Here’s a post about how we came to suspect my middle daughter had selective mutism when she was 4.5.
We took her to a pediatric neuropsychologist in April 2008, who was very good at what she did and very thorough. I have to add it’s not mandatory for an extensive neuropscyhological workup to get the diagnosis, but we chose that route because I knew they would provide a battery of tests to evaluate her strengths and weaknesses, even if it was rather expensive. In addition to selective mutism, I had also suspected a higher than average intellect and I wanted to be able to show the schools what I already felt was true for her.
This is what the testing looked like for her
She pointed me in the direction of what is going on behind the symptoms. Her theory (and after researching it a year and a half, I’m convinced of it too) is that there are primitive reflexes (predominantly the MORO reflex and the Fear Paralysis Reflex) that haven’t been integrated so that they fade into the background. They are in a state of “high alert” – you know, the flight/freeze/flight stress response. They are stuck in “freeze” mode. We have to help those reflexes integrate. This is easier when the child is young and the brain is more flexible.
One thing to keep in mind is that oftentimes anti-anxiety medications are prescribed for children with SM who have been struggling for years. The earlier the child receives help, the less ingrained the mutism will be and the less likely medications will be needed. After 8 years of age, it becomes more difficult to break the ingrained habits of SM.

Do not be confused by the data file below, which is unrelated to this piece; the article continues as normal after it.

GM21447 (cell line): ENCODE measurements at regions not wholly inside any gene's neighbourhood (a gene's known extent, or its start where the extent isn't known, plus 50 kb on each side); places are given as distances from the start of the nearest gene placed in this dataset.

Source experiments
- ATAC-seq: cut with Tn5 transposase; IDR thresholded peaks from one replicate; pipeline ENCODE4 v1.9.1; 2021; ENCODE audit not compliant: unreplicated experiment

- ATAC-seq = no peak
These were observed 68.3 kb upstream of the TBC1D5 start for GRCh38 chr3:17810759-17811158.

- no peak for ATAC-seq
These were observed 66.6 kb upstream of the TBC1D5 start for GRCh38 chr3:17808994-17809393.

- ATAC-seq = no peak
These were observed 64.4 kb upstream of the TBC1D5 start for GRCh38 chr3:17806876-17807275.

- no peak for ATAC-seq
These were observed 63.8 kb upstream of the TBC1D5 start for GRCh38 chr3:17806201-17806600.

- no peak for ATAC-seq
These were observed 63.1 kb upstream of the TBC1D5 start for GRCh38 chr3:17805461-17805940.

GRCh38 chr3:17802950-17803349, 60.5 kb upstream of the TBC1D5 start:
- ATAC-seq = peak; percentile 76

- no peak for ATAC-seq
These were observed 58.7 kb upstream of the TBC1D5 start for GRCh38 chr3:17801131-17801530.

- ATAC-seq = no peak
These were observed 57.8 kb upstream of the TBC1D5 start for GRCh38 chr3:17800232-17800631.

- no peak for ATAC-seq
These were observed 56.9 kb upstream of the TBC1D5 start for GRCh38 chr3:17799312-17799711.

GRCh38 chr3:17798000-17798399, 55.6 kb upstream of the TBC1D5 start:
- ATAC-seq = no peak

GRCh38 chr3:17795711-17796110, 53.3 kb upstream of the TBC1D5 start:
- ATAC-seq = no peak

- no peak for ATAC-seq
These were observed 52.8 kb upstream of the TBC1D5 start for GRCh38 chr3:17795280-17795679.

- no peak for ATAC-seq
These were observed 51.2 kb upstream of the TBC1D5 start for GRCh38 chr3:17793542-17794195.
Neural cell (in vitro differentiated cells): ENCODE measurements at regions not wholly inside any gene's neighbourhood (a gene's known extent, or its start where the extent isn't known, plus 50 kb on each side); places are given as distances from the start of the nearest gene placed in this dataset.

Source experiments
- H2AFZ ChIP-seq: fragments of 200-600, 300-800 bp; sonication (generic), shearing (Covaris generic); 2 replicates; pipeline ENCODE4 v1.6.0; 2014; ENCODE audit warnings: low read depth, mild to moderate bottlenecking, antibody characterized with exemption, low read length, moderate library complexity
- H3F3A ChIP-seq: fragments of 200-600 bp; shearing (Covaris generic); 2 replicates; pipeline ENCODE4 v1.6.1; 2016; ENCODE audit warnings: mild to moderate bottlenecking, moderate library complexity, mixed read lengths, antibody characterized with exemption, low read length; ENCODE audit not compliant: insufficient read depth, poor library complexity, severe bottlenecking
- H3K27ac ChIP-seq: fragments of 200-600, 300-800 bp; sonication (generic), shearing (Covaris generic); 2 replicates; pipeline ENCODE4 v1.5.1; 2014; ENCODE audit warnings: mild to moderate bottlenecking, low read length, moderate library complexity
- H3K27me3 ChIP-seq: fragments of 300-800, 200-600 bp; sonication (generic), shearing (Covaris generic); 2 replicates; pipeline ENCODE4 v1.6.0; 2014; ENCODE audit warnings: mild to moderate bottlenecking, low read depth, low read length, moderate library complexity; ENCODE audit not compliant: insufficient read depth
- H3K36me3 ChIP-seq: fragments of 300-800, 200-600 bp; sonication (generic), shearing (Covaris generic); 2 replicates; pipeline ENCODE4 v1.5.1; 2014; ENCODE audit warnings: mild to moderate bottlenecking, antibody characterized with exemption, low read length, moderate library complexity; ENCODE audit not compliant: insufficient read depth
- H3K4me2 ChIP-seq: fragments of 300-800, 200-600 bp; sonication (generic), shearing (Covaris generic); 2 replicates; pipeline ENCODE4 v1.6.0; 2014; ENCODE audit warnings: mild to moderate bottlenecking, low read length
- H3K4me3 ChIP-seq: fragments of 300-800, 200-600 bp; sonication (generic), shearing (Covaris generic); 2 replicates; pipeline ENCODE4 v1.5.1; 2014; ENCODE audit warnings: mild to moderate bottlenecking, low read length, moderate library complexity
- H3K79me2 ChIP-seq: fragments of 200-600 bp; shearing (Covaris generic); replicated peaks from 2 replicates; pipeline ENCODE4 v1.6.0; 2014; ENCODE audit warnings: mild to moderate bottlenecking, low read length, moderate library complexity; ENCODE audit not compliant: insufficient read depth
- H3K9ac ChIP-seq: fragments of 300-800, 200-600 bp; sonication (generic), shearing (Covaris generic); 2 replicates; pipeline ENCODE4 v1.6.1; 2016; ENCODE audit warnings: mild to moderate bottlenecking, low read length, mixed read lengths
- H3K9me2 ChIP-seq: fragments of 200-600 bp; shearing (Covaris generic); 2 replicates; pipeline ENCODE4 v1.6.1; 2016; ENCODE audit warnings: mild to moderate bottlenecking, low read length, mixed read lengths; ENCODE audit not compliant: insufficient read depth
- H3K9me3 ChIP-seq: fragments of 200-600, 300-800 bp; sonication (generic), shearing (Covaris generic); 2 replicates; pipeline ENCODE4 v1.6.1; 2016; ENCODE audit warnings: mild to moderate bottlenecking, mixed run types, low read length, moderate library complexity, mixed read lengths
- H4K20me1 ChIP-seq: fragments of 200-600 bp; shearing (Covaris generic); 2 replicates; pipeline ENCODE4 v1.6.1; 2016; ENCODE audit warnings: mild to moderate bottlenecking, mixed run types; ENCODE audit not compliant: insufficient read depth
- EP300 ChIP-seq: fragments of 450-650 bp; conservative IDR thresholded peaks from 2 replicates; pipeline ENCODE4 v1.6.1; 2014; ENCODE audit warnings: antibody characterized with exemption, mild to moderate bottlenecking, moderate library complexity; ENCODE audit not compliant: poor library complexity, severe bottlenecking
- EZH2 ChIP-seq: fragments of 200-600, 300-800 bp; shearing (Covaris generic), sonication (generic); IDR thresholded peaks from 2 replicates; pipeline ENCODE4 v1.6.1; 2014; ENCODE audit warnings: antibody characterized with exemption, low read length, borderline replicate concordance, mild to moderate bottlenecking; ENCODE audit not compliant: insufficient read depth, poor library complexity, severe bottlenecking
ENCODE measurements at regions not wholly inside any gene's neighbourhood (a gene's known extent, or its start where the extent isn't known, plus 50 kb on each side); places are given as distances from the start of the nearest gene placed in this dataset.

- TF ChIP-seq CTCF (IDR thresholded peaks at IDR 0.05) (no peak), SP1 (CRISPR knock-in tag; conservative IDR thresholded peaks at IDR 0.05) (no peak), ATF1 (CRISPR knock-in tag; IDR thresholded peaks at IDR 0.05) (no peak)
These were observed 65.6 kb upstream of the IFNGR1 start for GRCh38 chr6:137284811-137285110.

It is often stated that it is necessary to keep children with SM in school in order for them to overcome it. Some parents are electing to homeschool their SM children. I can’t say for sure if that is right or wrong. I always kept that option (homeschooling) open myself.
Does a child *need* a brick and mortar school? Not necessarily, however, in the RIGHT circumstances, it could be beneficial. But it has to be the RIGHT circumstances. The wrong circumstances could be devastating to an SM child.
The wrong circumstances:
- The teachers trying to “force” child to talk.
- The teachers giving up on child if they don’t talk.
- Teachers trying to entice child to talk with rewards
- Teachers punishing child for not talking
- Teachers not keeping other kids from bothering child
- Teachers not using techniques to gradually help her make responses of *some* kind (sometimes SM kids will nod their heads for yes, or shake their heads for no, or can high five instead of say “thank you”).
The wrong circumstances will keep an SM child trapped or force her to retreat even deeper.
The right circumstances –
- Teacher has knowledge of what SM or is willing to learn.
- Teacher has the ability to make a comfortable environment within the classroom (good classroom management skills) so that child feels “safe” (being bothered by other kids is not a safe feeling).
- Teacher keeps pressure low but expectations high (meaning, the teacher understands how difficult this is, and will accept ANY kind of nonverbal response and eventually getting more responses out of the child – mouthing the words, whispering to the teacher).